AirTag crucial to recovery of $5 million of stolen tools in Metro DC

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in iPhone

After getting fed up with overnight thefts of tools, a Northern Virginia carpenter planted AirTags on his tools, leading police to series of storage facilities full of stolen goods.

A cluttered warehouse with numerous power tools, generators, and equipment bags scattered across the floor and stacked on shelves.
Stolen goods recovered from a tool theft ring



Twice, an unnamed carpenter woke in the early morning to find his van broken into, and thousands of dollars of tools stolen out of the vehicle. He decided that if there was going to be a third time, he was going to hunt down the thieves.

He bought a series of AirTags and planted them in some of the larger tools that had yet to be stolen.

On January 22, the thieves returned. All in all, between the three break-ins, 50 tools had been stolen from the man -- including some of the tools seeded with AirTags.

Upon discovering the theft, the man drove around the DC metro area suburbs, following the thieves with his iPhone. Ultimately, he tracked the stolen tools to a storage facility in nearby Howard County.

#HoCoPolice have recovered approximately 15,000 stolen construction tools totaling $3-$5 million in what is believed to be one of the largest and most expansive theft cases in the region in recent years. More info and to recover stolen tools: https://t.co/ecfD8G2eFP pic.twitter.com/eHv5n8qqzQ

-- Howard County Police Department (@HCPDNews)



The man did not take matters into his own hands, as others have. Instead, he called the police who took action, got a search warrant, and raided the storage locker.

The police didn't just find the man's tools. Instead, they found signs of a much larger operation.

Ultimately information from that one locker,led police to 12 storage locations. Across the storage areas, over 15,000 tools worth up to $5 million were found. All of the tools are believed to have been stolen from locations in Northern Virginia and some locations in Pennsylvania.

"The scope of the investigation is enormous and ongoing," Howard County Police Chief Gregory Der told The Washington Post in an accounting of the discovery published on May 31. "We believe the tools were stolen from retail stores, businesses, vehicles, residential properties and construction sites."

To date, none of the thieves have been arrested, Chief Der admitted. The police department says that they are looking into several suspects, and expect charges to be filed soon.

The carpenter who planted the AirTags has since gotten back about a half-dozen of his stolen tools. Police have identified about 80 victims of the theft spree, and launched a website in mid-May where potential victims can enter data to hopefully get their tools back.

Apple's AirTag has been central to many stories of theft and recovery. Stolen cars are the most common recoveries, followed by luggage, it seems. However, they have also been used to stalk victims.

Apple has since updated the firmware for the AirTags to assist in identifying when an AirTag has been unwillingly planted on someone or their possessions. And, the AirTag spotter software is available not just on iPhone, but on Android as well.



Read on AppleInsider

Bart Y

Comments

  • Reply 1 of 13
    CheeseFreezeCheeseFreeze Posts: 1,297member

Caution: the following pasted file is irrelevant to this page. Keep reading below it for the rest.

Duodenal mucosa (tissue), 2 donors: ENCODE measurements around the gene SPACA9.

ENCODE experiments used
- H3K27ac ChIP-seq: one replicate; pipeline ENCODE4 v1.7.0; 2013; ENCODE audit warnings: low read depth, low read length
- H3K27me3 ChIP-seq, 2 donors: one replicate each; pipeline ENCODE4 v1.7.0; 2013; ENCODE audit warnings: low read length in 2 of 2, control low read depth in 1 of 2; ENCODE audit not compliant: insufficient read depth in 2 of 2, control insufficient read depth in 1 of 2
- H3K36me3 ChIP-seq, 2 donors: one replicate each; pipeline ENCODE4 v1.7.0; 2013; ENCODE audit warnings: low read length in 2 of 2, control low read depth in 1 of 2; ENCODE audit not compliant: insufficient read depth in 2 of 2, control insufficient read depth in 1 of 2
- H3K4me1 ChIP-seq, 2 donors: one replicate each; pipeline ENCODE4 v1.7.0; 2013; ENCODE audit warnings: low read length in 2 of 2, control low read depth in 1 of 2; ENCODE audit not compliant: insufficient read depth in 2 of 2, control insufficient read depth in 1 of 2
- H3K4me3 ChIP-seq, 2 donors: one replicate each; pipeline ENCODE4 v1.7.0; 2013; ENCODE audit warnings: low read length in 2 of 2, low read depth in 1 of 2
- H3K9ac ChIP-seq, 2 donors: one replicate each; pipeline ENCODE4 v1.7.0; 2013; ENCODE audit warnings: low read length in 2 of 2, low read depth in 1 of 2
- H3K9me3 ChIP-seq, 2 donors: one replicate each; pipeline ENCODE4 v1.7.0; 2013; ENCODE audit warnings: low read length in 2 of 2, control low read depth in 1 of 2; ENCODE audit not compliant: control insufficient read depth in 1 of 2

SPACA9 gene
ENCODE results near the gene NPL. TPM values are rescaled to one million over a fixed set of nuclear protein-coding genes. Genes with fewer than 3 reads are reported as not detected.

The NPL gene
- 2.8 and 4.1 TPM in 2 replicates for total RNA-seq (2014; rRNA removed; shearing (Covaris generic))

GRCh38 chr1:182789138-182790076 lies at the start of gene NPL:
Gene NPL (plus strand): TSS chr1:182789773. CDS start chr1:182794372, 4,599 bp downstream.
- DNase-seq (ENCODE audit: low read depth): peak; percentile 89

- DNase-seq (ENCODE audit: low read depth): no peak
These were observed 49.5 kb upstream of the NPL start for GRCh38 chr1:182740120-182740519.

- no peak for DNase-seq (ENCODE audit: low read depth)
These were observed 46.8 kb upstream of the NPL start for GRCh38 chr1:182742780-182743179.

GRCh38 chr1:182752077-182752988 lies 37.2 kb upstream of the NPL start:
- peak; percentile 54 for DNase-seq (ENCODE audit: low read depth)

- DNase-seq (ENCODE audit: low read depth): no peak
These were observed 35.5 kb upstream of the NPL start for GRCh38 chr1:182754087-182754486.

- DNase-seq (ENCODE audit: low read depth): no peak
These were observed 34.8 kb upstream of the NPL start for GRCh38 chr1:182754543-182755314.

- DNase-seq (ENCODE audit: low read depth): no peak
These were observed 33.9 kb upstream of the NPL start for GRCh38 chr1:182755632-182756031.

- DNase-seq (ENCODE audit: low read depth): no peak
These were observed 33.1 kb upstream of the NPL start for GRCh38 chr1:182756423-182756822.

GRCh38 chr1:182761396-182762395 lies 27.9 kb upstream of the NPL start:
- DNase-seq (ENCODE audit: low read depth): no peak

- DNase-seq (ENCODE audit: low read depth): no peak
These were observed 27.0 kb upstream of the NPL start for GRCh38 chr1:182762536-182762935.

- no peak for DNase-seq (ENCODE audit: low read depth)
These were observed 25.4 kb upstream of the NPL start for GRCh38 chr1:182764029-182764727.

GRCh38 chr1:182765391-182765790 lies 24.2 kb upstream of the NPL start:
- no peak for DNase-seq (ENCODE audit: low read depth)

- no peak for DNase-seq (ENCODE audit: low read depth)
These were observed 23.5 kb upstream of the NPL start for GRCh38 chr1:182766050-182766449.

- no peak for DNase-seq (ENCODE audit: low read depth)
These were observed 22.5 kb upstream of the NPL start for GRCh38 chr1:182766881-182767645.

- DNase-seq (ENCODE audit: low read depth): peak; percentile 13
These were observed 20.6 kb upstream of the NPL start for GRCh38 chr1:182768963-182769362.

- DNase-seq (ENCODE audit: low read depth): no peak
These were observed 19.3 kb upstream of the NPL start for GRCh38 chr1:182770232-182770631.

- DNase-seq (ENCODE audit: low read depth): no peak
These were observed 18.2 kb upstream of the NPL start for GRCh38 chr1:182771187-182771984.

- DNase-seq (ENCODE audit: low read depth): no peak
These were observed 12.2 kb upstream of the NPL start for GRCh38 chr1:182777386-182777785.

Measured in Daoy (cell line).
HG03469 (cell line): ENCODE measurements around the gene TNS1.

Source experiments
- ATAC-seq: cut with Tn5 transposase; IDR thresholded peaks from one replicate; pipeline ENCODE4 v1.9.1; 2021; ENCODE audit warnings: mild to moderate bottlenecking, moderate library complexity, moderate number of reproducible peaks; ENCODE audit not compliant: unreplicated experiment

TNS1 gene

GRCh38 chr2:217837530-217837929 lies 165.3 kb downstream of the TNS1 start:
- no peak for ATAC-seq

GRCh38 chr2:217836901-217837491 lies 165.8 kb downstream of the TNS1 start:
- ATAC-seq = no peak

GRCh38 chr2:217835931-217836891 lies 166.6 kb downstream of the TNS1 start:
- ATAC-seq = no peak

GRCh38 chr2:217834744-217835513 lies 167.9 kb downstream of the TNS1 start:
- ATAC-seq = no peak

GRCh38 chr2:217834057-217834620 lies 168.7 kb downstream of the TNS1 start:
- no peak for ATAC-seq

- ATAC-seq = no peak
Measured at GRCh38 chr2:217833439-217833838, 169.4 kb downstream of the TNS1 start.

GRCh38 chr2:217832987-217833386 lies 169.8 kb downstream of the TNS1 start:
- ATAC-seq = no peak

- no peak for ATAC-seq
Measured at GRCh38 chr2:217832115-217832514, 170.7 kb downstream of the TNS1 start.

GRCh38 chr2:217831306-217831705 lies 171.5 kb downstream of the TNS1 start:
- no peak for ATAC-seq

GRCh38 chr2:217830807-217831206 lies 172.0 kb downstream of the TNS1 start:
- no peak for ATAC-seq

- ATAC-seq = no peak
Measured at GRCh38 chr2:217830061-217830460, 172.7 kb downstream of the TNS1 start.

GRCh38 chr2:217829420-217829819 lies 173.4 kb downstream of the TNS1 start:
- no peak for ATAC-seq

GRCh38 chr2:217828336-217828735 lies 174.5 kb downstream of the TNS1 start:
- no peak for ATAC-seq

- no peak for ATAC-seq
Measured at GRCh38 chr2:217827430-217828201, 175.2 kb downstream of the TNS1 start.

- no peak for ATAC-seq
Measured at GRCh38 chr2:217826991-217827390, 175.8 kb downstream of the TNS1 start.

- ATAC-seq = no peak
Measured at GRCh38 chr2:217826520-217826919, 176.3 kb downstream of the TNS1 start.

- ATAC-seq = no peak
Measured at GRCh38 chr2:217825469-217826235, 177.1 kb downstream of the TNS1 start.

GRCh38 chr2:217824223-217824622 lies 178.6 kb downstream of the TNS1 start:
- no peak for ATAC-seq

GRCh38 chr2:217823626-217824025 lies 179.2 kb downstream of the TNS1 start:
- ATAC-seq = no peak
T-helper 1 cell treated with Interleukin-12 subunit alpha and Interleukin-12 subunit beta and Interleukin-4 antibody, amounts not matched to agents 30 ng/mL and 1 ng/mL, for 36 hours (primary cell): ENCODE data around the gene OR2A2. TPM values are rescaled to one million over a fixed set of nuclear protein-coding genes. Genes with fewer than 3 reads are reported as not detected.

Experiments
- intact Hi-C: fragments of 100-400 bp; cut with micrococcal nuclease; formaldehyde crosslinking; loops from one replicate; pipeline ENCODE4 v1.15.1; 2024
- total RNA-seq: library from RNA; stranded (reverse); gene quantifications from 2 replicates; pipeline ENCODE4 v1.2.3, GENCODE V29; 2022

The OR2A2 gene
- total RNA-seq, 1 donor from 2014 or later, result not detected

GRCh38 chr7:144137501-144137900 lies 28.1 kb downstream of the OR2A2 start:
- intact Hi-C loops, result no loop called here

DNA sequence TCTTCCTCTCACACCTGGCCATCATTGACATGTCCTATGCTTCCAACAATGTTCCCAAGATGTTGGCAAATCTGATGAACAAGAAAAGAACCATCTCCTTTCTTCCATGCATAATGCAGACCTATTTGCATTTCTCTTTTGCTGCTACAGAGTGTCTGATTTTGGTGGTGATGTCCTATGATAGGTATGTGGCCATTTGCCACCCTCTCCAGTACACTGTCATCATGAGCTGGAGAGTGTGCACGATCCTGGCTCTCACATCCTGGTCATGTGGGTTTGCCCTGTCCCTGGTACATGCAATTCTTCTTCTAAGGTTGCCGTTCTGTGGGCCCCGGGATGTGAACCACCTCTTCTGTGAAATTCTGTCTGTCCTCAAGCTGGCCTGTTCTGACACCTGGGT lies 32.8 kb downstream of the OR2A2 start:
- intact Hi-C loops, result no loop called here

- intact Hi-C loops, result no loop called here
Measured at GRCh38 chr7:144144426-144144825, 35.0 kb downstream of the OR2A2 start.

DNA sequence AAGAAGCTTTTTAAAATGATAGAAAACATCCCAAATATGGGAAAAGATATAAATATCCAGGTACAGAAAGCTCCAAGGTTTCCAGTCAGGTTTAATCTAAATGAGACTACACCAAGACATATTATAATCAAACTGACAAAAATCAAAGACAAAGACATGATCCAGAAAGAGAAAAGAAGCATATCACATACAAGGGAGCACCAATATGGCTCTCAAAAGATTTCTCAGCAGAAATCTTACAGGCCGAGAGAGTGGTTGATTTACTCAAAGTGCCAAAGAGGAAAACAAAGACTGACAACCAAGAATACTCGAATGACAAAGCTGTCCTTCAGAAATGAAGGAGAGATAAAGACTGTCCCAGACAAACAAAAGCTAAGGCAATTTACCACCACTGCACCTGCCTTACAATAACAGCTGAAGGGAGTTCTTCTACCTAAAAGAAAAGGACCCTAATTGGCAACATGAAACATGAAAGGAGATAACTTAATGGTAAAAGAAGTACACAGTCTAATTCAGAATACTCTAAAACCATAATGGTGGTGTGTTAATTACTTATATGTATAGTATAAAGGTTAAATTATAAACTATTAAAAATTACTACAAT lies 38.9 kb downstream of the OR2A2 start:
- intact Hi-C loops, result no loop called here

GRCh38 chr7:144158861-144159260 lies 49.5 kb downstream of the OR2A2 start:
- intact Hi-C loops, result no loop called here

Are AirTags still really that effective? I tested bringing someone else’s AirTag and in a matter of minutes I received a warning that an AirTag was traveling with me. And I could disable the tag on my own iPhone.
    Which is great for stalkers and protect my privacy, but obviously kills the function of tracking your stolen items. 
    retrogustoJamal_Jamal
  • Reply 2 of 13
    It also helps if the police care.  My 85 year old dad got mugged at Luton airport in the UK and his iPad pro was stolen.  Using “find my” we knew EXACTLY which house and address the device was in but the police said that “find my” was “not reliable” and refused to go get it back.

    I had to buy him a new one :(.  
    watto_cobraVictorMortimer
  • Reply 3 of 13
    eriamjheriamjh Posts: 1,686member
    Police don’t like or want others doing their job.   They claim it’s too dangerous to you, yet will not help you.   

    They don’t care about your safety, only theirs.   They’ll shoot you for no reason except “they were scared for their life”.  

    So do it.  Track them.  Take your stuff back.  The police will do nothing.  FTP.  
    VictorMortimer
  • Reply 4 of 13
    sphericspheric Posts: 2,625member
    eriamjh said:
    Police don’t like or want others doing their job.   They claim it’s too dangerous to you, yet will not help you.   

    They don’t care about your safety, only theirs.   They’ll shoot you for no reason except “they were scared for their life”.  

    So do it.  Track them.  Take your stuff back.  The police will do nothing.  FTP.  
    While that undoubtedly does happen, it's a little weird to claim that they "will not help you" under an article that is literally about the police having helped somebody track down his stolen goods. 
    dewmeretrogustoronnBart Ywatto_cobramuthuk_vanalingamroundaboutnow
  • Reply 5 of 13
    omasouomasou Posts: 606member
    I'm torn between adding features to detect stalking and being able to track stolen items.

    Perhaps Apple can add a feature (if they haven't already) so that when an AirTag is disabled by someone other than the owner, it  records the user's information and last location of the AirTag. That should cause thieves to bypass AirTagged items.